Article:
Colonial Expansion and the Transition of Land

Colonial Expansion and the Transition of Land

When the British colonists landed in North America at the Plymouth Colony in Massachusetts, they lived peacefully with Native Americans for about 60 years before tensions escalated into King Philip’s War. King Philip’s War resulted from the resentment of colonial expansion and almost ended the colonial presence in the area. Ultimately, the Native Americans were forced off their ancestral land and extensive colonial expansion began to be promoted.


5 - 8


Geography, Human Geography, Social Studies, U.S. History, Storytelling

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Ideas for Use in the Classroom

Introduce the lesson by summarizing the traditional tale of Thanksgiving, or of cooperation and friendship between Native Americans and English colonists. Show students the maps of Wampanoag Territory and the New England colonies in 1677, and have them report out how the area changed after the English colonists arrived.

Explain that the Wampanoag are part of the Algonquin people and among the first of the Native Americans to encounter those colonists. Therefore, the interaction between them was the first attempt of both groups to live together peacefully, and for a while, they succeeded.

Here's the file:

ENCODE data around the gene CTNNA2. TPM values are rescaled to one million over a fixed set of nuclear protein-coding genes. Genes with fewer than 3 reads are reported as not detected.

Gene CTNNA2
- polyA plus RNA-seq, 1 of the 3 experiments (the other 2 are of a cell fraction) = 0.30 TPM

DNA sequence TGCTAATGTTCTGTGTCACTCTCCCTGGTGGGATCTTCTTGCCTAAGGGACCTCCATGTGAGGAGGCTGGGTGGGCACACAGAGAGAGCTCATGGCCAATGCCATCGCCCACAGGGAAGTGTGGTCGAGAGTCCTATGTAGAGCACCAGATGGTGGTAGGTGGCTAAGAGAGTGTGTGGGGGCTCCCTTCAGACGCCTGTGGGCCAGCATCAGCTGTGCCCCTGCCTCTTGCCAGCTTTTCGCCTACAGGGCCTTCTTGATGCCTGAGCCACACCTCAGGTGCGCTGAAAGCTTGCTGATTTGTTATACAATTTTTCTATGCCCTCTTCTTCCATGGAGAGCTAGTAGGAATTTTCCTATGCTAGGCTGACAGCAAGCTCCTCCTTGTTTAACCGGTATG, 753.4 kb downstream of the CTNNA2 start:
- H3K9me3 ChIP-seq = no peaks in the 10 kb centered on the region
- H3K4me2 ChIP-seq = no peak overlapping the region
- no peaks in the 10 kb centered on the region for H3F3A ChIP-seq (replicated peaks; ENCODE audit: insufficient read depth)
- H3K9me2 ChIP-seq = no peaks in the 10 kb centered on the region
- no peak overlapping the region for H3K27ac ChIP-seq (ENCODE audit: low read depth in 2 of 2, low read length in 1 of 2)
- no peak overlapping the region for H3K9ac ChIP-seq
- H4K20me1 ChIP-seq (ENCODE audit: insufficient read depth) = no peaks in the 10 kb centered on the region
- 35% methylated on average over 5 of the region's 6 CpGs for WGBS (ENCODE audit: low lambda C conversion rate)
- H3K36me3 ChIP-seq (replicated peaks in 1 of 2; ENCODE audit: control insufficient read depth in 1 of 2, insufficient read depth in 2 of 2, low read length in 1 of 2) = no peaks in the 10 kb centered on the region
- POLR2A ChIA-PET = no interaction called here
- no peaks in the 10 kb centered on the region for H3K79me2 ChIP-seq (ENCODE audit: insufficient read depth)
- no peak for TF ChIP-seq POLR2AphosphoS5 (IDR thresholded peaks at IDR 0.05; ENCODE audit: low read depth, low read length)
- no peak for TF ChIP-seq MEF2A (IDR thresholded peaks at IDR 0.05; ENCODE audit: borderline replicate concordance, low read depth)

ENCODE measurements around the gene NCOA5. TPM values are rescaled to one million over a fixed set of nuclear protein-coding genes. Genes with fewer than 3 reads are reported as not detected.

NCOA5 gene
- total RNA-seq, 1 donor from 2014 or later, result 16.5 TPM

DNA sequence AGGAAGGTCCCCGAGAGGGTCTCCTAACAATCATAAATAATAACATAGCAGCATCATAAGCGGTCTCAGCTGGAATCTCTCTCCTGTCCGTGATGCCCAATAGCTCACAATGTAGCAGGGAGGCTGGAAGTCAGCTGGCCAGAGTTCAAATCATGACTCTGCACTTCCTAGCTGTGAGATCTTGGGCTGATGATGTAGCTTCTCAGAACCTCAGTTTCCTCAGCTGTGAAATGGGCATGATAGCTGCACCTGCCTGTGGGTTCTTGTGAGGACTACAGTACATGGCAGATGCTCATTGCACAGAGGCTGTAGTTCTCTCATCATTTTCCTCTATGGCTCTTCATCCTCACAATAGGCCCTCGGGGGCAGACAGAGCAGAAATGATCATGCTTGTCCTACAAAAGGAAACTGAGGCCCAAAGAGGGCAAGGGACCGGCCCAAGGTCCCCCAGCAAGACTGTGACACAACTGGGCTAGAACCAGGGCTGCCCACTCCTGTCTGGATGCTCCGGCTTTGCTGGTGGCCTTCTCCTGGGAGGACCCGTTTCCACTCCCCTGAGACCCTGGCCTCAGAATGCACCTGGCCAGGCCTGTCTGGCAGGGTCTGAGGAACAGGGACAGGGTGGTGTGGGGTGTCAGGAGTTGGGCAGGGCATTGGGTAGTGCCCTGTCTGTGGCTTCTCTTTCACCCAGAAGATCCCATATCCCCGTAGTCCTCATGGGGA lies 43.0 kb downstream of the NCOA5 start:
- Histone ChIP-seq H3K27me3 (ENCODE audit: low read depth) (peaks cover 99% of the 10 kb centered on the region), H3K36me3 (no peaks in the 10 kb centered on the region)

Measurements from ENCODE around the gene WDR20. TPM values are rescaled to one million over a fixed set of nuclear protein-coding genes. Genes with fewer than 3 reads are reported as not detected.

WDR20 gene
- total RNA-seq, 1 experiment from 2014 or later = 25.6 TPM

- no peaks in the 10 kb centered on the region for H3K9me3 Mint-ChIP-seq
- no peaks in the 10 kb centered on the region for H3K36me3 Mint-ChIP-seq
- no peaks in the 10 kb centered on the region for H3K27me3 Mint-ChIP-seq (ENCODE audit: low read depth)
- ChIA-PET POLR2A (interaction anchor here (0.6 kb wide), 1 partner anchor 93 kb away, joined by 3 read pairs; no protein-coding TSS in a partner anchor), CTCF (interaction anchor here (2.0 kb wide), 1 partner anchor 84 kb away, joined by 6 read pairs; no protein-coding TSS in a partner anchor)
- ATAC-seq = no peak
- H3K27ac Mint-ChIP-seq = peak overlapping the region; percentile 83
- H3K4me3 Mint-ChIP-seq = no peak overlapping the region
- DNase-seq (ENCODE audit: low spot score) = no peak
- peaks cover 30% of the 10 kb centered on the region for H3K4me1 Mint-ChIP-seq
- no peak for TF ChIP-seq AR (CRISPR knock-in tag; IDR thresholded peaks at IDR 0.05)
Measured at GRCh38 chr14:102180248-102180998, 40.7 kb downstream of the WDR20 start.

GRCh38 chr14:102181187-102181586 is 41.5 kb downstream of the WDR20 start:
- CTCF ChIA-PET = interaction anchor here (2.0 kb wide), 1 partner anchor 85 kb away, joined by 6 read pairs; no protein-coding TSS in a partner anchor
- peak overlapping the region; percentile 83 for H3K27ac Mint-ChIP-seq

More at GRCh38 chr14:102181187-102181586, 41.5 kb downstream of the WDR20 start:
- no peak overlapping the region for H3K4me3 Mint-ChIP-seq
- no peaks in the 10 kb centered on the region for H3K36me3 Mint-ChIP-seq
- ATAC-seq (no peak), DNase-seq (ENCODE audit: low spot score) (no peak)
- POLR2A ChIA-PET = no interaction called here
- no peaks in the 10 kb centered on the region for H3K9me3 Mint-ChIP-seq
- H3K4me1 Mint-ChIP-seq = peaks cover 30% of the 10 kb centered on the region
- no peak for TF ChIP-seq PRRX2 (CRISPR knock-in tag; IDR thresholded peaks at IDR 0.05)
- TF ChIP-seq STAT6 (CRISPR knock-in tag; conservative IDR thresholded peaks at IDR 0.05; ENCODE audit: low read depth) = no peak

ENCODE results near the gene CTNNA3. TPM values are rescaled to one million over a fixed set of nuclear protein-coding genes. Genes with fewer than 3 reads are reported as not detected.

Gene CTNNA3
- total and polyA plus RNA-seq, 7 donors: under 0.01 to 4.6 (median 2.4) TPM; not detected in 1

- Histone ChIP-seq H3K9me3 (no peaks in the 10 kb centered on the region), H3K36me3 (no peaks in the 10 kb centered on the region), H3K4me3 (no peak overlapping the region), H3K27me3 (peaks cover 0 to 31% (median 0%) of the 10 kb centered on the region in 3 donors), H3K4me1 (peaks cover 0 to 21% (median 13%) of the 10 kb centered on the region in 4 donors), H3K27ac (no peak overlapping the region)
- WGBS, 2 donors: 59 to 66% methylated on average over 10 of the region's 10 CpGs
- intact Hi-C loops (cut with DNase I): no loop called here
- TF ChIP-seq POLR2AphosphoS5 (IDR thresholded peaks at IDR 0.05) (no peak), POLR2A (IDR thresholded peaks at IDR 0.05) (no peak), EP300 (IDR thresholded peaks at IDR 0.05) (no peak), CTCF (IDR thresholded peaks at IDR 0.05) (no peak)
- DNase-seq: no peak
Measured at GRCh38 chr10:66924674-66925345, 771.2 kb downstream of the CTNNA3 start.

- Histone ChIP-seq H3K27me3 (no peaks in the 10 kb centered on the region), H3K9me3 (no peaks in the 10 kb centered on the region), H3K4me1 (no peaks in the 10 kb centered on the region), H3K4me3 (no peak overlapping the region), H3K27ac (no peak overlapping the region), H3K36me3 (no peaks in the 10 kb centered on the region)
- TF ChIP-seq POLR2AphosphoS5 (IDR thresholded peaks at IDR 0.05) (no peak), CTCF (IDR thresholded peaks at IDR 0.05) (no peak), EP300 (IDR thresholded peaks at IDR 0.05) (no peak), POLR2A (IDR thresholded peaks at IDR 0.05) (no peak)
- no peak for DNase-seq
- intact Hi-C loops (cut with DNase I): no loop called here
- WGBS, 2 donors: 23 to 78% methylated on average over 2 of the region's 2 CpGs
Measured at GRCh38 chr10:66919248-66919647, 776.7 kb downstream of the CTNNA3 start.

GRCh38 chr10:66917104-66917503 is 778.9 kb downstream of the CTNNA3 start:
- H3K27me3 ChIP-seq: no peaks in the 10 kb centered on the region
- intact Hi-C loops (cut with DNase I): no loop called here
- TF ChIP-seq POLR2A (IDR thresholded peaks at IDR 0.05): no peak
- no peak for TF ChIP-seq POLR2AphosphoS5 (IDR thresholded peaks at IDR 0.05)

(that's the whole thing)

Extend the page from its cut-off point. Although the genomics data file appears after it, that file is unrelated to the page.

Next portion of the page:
Show the map “Growth of Colonial Settlement,” displaying it next to the first two maps, to show historical order. Introduce the idea of using maps as a storytelling device. As a class, outline the story of the European/Native American interaction in the Massachusetts Bay Colony, using information from the maps. Then have students state their predictions of what happened between the Wampanoag and the colonists that led to colonial expansion.

Were their predictions correct? Use the articles below to explain the conflicts that took place between the Wampanoag and the colonists and that led to King Philip’s War. Describe the major events of the conflict, pointing out the locations in the conflicts and noting the range of territory involved.

Media Credits

The audio, illustrations, photos, and videos are credited beneath the media asset, except for promotional images, which generally link to another page that contains the media credit. The Rights Holder for media is the person or group credited.

Tyson Brown, National Geographic Society
National Geographic Society
Production Managers
Gina Borgia, National Geographic Society
Jeanna Sullivan, National Geographic Society
Program Specialists
Sarah Appleton, National Geographic Society, National Geographic Society
Margot Willis, National Geographic Society
Clint Parks
Roza Kavak
Last Updated

January 22, 2024

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